Several of the decisions cited above, for example, Farrell, Sinicropi, Geneva Printing, Scaccia and Powhida, dealt with situations in which determinations indicating findings of misconduct or the imposition of some sort of disciplinary action pertaining to particular public employees were found to be available. However, when allegations or charges of misconduct have not yet been determined or did not result in disciplinary action, the records relating to such allegations may, in my view, be withheld, for disclosure would result in an unwarranted invasion of personal privacy [see e.g., Herald Company v. School District of City of Syracuse, 430 NYS 2d 460 (1980)]. Further, to the extent that charges are dismissed or allegations are found to be without merit, I believe that they may be withheld.
The other provision of relevance, §87(2)(g), states that an agency may withhold records that:
"are inter-agency or intra-agency materials which are not:
i. statistical or factual tabulations or data;
ii. instructions to staff that affect the public;
iii. final agency policy or determinations; or
iv. external audits, including but not limited to audits performed by the comptroller and the federal government..."
It is noted that the language quoted above contains what in effect is a double negative. While inter- agency or intra-agency materials may be withheld, portions of such materials consisting of statistical or factual information, instructions to staff that affect the public, final agency policy or determinations or external audits must be made available, unless a different ground for denial could appropriately be asserted. Concurrently, those portions of inter-agency or intra-agency materials that are reflective of opinion, advice, recommendation and the like could in my view be withheld. Records prepared in conjunction with an inquiry or investigation would in my view constitute intra- agency materials. Insofar as they consist of opinions, advice, conjecture, recommendations and the like, I believe that they could be withheld. Factual information would in my view be available, except to the extent, under the circumstances, that disclosure would result in an unwarranted invasion of personal privacy.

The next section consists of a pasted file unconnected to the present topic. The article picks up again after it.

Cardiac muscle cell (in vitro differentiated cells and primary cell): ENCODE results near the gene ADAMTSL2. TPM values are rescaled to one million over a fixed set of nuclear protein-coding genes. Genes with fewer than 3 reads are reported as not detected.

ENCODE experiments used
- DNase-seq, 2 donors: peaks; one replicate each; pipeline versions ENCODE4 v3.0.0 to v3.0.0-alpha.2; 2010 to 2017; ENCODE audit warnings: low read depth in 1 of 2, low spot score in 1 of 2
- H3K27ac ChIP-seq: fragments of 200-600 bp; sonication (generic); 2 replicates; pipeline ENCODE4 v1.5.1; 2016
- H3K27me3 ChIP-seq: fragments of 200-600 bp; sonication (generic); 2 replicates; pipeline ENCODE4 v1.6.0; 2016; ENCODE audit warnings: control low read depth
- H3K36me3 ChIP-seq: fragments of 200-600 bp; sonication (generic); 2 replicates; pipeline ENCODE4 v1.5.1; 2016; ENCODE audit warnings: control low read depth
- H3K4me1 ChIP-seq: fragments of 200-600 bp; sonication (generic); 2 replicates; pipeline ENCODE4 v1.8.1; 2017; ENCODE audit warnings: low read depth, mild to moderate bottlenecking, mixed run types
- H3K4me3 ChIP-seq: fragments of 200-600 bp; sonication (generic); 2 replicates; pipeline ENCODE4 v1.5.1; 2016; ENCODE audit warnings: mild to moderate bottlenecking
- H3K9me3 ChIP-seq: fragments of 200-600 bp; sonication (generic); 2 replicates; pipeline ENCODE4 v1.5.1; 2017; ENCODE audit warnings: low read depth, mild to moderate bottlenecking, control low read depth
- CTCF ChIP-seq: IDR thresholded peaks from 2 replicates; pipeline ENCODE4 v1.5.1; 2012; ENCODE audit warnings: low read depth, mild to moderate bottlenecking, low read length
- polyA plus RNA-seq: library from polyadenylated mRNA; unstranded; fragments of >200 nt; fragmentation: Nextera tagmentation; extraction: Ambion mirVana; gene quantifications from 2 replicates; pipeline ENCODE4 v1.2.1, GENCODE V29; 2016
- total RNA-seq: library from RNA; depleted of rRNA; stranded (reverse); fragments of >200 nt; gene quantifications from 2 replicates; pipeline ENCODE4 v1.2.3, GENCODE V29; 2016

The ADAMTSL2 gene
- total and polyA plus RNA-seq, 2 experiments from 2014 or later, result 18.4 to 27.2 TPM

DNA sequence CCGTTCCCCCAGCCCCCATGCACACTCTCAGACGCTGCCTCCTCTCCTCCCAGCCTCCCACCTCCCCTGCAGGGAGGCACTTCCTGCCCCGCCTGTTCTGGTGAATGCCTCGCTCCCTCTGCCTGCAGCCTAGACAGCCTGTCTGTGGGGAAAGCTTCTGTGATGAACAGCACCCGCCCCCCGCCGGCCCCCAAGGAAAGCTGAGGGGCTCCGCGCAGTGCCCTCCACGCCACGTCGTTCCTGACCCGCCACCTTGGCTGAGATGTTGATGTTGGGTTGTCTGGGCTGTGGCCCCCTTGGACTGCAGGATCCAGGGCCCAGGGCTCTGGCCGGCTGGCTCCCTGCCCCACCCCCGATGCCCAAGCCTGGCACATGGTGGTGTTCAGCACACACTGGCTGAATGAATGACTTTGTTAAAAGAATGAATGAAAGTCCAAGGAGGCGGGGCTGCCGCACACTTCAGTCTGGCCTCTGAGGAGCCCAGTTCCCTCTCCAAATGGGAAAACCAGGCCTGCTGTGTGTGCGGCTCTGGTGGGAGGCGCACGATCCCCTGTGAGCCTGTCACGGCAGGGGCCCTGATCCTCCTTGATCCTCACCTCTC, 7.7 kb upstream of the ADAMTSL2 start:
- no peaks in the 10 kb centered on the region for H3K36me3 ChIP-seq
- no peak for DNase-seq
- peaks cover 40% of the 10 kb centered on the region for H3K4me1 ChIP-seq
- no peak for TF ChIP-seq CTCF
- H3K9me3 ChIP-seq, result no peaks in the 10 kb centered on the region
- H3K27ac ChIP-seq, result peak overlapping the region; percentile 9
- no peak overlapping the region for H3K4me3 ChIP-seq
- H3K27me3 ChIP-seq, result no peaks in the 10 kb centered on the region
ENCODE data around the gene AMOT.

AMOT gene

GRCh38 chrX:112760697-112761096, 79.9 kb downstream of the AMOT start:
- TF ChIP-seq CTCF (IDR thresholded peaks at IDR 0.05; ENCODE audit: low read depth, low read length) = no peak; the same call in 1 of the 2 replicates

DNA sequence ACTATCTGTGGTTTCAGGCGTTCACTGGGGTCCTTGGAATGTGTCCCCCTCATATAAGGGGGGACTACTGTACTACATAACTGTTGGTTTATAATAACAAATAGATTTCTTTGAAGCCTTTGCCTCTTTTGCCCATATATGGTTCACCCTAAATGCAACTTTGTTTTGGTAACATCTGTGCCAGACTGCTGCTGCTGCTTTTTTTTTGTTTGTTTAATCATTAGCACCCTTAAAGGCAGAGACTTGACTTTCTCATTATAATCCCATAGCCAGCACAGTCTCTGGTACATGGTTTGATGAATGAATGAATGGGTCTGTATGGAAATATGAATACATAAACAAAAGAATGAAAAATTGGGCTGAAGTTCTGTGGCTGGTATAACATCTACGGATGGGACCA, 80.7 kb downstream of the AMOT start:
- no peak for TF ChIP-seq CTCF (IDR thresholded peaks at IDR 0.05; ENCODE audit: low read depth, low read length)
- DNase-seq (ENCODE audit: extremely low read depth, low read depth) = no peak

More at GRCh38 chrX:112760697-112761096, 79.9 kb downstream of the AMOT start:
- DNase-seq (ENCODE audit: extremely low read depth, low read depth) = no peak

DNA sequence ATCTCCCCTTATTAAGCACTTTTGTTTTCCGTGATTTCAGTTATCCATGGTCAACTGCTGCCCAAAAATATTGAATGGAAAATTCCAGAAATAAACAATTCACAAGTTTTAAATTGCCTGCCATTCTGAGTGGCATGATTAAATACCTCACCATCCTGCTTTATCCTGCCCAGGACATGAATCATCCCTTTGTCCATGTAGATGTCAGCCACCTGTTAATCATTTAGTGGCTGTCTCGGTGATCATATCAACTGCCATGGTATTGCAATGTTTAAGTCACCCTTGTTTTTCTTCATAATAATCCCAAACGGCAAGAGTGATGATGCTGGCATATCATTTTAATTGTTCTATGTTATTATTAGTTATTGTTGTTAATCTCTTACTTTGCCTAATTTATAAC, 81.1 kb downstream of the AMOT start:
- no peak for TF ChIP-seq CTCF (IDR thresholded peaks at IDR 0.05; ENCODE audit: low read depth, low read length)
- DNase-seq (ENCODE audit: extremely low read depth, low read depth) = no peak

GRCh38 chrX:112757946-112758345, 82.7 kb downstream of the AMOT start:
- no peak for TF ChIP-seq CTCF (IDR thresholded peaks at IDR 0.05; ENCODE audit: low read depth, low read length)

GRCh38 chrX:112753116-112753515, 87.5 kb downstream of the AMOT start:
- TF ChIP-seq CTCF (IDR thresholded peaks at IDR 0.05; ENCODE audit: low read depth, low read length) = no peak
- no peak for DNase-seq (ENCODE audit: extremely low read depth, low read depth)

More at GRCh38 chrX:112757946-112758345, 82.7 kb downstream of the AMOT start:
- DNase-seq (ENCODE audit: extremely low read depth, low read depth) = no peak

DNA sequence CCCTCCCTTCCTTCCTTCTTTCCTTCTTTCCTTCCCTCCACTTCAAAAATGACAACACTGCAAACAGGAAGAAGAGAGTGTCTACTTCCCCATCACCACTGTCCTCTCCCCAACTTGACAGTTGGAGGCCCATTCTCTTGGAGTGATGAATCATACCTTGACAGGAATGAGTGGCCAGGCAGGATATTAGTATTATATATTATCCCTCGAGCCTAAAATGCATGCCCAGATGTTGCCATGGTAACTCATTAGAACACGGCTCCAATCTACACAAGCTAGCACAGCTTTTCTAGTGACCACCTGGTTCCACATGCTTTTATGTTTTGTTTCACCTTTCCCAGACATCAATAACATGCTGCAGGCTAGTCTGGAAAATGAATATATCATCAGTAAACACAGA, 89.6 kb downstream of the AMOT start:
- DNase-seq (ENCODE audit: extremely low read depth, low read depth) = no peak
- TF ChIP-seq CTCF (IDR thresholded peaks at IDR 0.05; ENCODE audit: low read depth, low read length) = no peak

Third, with respect to a requirement that you request a specific financial disclosure statement rather than all such statements filed during a given year, for example, pertinent is §89(3) of the Freedom of Information Law. That provision states in part that an applicant is required to "reasonably describe" the records sought. In this regard, it I point out that it has been held by the Court of Appeals that to deny a request on the ground that it fails to reasonably describe the records, an agency must establish that "the descriptions were insufficient for purposes of locating and identifying the documents sought" [Konigsberg v. Coughlin, 68 NY 2d 245, 249 (1986)].
The Court in Konigsberg found that the agency could not reject the request due to its breadth and also stated that:
"respondents have failed to supply any proof whatsoever as to the nature - or even the existence - of their indexing system: whether the Department's files were indexed in a manner that would enable the identification and location of documents in their possession (cf. National Cable Tel. Assn. v Federal Communications Commn., 479 F2d 183, 192 [Bazelon, J.] [plausible claim of nonidentifiability under Federal Freedom of Information Act, 5 USC section 552 (a) (3), may be presented where agency's indexing system was such that 'the requested documents could not be identified by retracing a path already trodden. It would have required a wholly new enterprise, potentially requiring a search of every file in the possession of the agency'])" (id. at 250).
In my view, whether a request reasonably describes the records sought, as suggested by the Court of Appeals, may be dependent upon the terms of a request, as well as the nature of an agency's filing or record-keeping system. In Konigsberg, it appears that the agency was able to locate the records on the basis of an inmate's name and identification number. In this instance, if all of the statements are filed with the City's Board of Ethics, for example, it is likely that they could be found with reasonable effort. If that is so, I believe that the request would meet the standard of "reasonably describing" the records.
Lastly, with respect to the delay in determining rights of access, the Freedom of Information Law provides direction concerning the time and manner in which agencies must respond to requests. Specifically, §89(3) of the Freedom of Information Law states in part that:
"Each entity subject to the provisions of this article, within five business days of the receipt of a written request for a record reasonably described, shall make such record available to the person requesting it, deny such request in writing or furnish a written acknowledgement of the receipt of such request and a statement of the approximate date when such request will be granted or denied..."